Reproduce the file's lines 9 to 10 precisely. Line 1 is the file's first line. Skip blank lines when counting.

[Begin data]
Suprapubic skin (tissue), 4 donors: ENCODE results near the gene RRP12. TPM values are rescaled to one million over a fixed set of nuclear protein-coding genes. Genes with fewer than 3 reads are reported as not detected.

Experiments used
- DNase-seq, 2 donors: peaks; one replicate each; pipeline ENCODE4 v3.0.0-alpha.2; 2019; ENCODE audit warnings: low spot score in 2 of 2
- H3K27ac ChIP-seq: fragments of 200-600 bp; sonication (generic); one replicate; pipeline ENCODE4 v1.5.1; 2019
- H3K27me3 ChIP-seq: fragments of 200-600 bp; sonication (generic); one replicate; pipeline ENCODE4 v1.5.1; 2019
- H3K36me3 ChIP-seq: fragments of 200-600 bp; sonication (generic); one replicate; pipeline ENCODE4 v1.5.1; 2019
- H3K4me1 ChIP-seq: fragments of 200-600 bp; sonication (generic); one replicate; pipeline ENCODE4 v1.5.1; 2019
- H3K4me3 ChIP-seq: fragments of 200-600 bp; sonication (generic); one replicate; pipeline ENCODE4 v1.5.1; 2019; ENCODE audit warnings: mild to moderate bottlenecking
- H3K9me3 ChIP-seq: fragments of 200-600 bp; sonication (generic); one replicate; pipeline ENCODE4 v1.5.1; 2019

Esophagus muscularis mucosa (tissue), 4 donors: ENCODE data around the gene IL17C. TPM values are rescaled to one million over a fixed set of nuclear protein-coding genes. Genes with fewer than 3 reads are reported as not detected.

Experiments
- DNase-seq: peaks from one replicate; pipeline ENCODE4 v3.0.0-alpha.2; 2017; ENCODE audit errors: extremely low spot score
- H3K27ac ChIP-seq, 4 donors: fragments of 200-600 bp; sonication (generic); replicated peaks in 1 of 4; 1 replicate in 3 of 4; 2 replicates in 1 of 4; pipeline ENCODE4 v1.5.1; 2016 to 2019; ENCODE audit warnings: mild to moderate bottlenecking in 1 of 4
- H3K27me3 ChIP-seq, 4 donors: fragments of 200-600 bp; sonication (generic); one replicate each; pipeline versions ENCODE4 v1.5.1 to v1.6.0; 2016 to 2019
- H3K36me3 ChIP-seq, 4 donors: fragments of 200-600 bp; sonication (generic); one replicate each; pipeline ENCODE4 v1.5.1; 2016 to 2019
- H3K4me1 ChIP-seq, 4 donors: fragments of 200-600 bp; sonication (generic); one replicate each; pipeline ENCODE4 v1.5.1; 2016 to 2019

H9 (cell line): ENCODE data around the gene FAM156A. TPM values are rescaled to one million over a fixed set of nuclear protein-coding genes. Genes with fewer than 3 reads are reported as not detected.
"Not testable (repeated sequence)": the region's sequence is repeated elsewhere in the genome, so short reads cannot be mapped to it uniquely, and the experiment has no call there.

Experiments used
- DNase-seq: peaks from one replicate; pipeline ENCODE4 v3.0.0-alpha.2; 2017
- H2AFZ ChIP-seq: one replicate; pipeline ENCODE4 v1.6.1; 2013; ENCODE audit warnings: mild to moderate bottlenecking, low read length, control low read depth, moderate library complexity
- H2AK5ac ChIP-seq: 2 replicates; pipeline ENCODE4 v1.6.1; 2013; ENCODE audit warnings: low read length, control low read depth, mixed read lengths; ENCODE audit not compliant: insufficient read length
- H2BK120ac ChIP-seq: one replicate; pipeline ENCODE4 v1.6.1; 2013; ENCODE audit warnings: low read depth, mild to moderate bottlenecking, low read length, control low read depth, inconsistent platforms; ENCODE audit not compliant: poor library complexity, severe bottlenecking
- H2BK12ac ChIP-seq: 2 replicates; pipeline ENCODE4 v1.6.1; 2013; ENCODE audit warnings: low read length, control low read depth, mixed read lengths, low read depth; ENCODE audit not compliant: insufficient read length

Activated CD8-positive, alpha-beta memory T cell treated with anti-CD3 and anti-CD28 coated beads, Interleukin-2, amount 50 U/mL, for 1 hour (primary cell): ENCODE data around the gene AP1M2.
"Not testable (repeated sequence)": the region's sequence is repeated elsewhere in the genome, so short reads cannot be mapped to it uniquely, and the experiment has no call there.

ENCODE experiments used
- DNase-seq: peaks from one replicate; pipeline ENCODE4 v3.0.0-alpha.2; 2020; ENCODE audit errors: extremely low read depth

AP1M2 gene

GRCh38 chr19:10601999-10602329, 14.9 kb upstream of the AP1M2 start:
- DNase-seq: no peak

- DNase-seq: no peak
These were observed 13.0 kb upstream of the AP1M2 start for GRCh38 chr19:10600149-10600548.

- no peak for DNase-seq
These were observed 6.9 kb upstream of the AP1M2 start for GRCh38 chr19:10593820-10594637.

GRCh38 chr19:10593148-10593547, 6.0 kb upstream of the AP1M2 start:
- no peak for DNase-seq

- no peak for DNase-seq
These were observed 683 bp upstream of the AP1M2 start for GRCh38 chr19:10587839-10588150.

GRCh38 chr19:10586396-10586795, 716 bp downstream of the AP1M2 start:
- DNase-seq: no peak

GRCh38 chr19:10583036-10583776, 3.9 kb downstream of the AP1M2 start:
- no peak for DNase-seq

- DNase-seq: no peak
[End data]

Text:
- H3K9me3 ChIP-seq: fragments of 200-600 bp; sonication (generic); one replicate; pipeline ENCODE4 v1.5.1; 2019

Esophagus muscularis mucosa (tissue), 4 donors: ENCODE data around the gene IL17C. TPM values are rescaled to one million over a fixed set of nuclear protein-coding genes. Genes with fewer than 3 reads are reported as not detected.